The auto workers at one South Korean GM plant are upset and holding protests against its intended closure. They are calling the move a death sentence, and have threatened to strike.
This is all taking place in Gunsan, a city a little bit larger in population than Hamilton in the Waikato. The plant employs around 2,000 workers and has been running at 20% of its capacity for the past 3 years.
The city itself has been working hard to keep GM viable by purchasing GM cars for official use. Some of the city officers are saying that 20% of people in Gunsan, including family members of workers at GM and those involved in suppling parts, rely on the GM in some way.
GM's South Korean operation employs around 16,000 workers in total and has already launched a voluntary separation program and this plant in Gunsan is to be shut down by May. GM will be deciding very soon the fate of the remaining three plants in the country.
GM's planned revamp of its loss-making South Korea operations is the latest in a series of steps to put profitability and innovation ahead of sales and volume. Since 2015 GM has exited unprofitable markets like Europe, Australia, South Africa and Russia. It’s offering South Korean workers 3 times their annual base salary, money for tuition and more than $9,000 towards a new car as part of the voluntary separation package.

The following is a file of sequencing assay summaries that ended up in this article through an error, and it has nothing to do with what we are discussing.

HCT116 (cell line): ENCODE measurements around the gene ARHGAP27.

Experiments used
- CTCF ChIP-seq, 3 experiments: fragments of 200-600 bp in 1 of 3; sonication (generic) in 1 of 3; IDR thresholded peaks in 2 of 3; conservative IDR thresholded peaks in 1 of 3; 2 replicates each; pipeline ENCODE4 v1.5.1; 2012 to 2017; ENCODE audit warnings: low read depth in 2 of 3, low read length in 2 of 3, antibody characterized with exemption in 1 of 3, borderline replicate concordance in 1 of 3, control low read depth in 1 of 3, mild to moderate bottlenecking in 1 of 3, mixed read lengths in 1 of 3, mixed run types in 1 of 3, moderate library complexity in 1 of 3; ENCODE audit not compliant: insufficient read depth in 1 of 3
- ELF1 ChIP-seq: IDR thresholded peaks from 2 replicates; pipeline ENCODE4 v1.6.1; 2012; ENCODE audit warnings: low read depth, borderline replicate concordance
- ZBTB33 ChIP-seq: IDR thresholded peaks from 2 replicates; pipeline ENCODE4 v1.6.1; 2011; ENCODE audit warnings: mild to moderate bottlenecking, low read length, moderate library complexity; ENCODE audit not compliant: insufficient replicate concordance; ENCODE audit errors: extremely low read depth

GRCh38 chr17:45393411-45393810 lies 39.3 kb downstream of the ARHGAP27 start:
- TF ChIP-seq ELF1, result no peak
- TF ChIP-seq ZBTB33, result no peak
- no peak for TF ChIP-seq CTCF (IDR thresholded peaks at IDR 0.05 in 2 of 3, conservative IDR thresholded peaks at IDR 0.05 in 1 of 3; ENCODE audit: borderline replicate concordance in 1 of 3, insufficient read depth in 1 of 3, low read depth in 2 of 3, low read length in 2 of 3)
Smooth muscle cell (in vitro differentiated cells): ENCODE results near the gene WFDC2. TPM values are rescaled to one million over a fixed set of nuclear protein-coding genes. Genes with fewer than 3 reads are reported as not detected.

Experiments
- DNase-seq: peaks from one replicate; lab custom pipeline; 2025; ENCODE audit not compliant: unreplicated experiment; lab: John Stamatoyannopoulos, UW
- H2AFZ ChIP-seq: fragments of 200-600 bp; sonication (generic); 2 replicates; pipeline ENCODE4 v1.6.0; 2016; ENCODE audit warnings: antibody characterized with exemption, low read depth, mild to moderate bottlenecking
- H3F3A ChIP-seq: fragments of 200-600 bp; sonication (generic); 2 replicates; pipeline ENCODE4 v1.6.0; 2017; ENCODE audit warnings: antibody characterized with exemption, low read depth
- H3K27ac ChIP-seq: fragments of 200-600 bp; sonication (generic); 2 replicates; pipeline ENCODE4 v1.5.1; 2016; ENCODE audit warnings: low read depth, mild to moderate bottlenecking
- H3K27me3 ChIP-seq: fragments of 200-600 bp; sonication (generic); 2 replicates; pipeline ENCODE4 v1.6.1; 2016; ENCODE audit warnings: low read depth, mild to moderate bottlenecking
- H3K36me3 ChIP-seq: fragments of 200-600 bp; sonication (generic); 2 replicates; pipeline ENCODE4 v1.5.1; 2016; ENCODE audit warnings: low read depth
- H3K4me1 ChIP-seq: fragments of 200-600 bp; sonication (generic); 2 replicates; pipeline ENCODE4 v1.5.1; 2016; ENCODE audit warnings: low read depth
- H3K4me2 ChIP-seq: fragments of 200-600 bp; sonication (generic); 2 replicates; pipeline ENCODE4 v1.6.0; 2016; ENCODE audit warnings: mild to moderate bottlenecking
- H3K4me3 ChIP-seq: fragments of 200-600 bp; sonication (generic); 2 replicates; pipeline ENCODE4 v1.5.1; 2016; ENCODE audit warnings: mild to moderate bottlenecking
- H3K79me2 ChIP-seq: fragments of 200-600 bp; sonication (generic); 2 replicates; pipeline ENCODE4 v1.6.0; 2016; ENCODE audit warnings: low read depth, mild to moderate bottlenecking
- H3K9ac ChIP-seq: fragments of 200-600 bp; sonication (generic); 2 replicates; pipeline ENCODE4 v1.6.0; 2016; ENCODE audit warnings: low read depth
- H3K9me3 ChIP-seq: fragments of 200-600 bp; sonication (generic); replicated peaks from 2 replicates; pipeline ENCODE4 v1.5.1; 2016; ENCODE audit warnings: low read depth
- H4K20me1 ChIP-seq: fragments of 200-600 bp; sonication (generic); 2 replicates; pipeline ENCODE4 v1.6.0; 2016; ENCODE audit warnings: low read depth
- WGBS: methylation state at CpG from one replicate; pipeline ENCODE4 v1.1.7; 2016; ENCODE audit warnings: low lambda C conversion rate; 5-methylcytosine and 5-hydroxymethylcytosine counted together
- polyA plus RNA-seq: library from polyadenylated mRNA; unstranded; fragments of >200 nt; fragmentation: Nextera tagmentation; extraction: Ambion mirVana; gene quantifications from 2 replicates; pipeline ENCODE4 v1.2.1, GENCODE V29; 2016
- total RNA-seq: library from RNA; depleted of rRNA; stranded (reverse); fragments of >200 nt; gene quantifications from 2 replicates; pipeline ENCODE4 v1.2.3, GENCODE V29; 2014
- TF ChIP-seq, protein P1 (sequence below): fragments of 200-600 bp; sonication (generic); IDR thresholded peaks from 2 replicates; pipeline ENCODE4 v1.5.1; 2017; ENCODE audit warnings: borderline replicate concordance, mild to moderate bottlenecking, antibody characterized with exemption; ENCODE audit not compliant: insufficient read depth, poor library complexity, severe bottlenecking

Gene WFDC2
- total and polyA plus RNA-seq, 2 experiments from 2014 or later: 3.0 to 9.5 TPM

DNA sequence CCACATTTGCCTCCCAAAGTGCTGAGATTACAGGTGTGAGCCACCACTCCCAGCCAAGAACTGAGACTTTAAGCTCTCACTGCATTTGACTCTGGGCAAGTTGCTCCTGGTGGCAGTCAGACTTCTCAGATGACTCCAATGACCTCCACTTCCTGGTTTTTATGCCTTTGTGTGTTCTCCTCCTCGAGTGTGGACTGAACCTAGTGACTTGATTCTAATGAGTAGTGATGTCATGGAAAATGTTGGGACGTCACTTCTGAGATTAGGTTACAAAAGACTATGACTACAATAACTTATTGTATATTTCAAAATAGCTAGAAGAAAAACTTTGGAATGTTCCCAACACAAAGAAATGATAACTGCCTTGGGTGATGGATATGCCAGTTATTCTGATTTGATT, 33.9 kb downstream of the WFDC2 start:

However, the workers are far from happy about GM’s intended exit. The unions are strong in South Korea and are working on a detailed plan in protest against the shutdown and have threatened a strike or a sit-in rally at the headquarters.
In the background to all this the U.S. President, Donald Trump, has been critical of the U.S.-South Korea trade agreement. He recently approved tariffs on South Korean washing machines, while South Korea has vowed to take countermeasures using the World Trade Organization (WTO).
South Korea's trade ministry said it will take a dispute against the United States to the WTO, involving the imposition of high anti-dumping duties on South Korean steel.
GM executives have often complained about South Korea's high wage economy and its strike-prone labour unions. But this union has blamed GM for reducing output and said that lower wages were not acceptable. The strong unions have imposed heavily on the country's automobile industry with historic high costs and low productivity.
This is seen as a deep-rooted issue, which can't be fixed overnight. So, the signs are that GM is moving out of town, we may now see the end of Korean Holden’s in this part of the World soon.